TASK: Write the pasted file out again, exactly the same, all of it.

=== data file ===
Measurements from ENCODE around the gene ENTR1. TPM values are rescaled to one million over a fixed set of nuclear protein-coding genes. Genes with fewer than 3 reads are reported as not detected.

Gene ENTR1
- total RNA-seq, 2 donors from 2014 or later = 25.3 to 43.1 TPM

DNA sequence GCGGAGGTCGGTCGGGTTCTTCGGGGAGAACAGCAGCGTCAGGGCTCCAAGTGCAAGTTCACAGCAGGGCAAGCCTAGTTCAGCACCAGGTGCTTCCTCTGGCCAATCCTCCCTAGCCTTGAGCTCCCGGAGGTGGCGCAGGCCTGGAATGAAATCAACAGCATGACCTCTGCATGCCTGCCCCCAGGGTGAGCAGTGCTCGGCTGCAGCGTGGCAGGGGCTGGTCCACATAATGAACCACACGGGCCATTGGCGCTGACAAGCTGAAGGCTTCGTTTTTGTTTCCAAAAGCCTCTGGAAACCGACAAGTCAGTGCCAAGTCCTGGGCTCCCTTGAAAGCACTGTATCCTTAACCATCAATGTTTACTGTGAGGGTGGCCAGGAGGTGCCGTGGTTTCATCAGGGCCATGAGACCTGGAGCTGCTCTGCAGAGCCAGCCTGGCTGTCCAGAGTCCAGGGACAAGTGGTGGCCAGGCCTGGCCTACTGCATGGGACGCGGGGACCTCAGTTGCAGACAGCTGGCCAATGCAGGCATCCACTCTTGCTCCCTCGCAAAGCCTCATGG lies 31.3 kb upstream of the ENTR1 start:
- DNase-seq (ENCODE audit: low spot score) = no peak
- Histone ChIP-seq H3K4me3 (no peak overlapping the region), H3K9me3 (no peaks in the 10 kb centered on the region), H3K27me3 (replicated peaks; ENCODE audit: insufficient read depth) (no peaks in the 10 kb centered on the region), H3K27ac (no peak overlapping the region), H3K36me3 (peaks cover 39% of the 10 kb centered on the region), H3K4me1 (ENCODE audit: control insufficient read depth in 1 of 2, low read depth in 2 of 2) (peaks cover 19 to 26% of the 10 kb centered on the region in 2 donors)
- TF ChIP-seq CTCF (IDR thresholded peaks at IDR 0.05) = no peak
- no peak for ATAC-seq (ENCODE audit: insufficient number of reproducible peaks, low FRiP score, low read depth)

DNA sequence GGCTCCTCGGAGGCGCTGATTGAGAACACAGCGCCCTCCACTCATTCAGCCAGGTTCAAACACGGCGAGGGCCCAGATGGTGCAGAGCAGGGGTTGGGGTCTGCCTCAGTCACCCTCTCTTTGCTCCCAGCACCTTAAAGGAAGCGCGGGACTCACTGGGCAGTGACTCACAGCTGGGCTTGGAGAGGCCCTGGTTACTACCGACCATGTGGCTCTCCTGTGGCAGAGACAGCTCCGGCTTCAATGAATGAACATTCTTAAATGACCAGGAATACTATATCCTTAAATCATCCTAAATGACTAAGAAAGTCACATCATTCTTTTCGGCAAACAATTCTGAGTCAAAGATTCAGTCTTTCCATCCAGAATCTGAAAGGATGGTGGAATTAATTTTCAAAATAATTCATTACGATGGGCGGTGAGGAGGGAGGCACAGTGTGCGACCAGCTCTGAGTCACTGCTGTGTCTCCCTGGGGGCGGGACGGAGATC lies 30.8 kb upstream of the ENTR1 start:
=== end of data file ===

Measurements from ENCODE around the gene ENTR1. TPM values are rescaled to one million over a fixed set of nuclear protein-coding genes. Genes with fewer than 3 reads are reported as not detected.

Gene ENTR1
- total RNA-seq, 2 donors from 2014 or later = 25.3 to 43.1 TPM

DNA sequence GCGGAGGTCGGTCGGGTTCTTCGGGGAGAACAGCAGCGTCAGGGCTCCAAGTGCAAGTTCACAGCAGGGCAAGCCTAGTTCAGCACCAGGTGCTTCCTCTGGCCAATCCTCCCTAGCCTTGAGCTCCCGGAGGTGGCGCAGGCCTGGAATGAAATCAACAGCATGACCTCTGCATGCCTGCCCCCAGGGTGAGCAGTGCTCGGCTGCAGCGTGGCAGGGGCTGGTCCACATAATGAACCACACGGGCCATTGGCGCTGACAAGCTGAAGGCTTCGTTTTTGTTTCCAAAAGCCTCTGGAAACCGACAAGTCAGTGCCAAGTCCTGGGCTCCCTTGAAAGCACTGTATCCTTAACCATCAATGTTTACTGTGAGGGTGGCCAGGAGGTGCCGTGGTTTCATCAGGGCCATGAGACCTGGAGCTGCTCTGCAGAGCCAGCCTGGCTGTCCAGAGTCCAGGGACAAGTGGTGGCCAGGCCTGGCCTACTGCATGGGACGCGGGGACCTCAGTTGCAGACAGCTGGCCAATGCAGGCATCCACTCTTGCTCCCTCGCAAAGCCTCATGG lies 31.3 kb upstream of the ENTR1 start:
- DNase-seq (ENCODE audit: low spot score) = no peak
- Histone ChIP-seq H3K4me3 (no peak overlapping the region), H3K9me3 (no peaks in the 10 kb centered on the region), H3K27me3 (replicated peaks; ENCODE audit: insufficient read depth) (no peaks in the 10 kb centered on the region), H3K27ac (no peak overlapping the region), H3K36me3 (peaks cover 39% of the 10 kb centered on the region), H3K4me1 (ENCODE audit: control insufficient read depth in 1 of 2, low read depth in 2 of 2) (peaks cover 19 to 26% of the 10 kb centered on the region in 2 donors)
- TF ChIP-seq CTCF (IDR thresholded peaks at IDR 0.05) = no peak
- no peak for ATAC-seq (ENCODE audit: insufficient number of reproducible peaks, low FRiP score, low read depth)

DNA sequence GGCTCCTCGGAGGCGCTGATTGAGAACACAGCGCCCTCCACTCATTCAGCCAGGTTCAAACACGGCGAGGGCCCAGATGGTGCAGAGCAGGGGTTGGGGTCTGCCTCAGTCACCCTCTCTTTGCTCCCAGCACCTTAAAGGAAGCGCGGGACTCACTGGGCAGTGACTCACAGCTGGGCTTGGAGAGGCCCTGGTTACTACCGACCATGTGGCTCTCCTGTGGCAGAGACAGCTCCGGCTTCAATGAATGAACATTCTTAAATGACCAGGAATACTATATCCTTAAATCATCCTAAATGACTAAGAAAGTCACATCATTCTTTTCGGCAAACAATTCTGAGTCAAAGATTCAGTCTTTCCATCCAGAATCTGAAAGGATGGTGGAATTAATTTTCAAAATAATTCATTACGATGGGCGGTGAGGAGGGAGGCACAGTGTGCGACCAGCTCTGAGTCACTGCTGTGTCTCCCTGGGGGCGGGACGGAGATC lies 30.8 kb upstream of the ENTR1 start: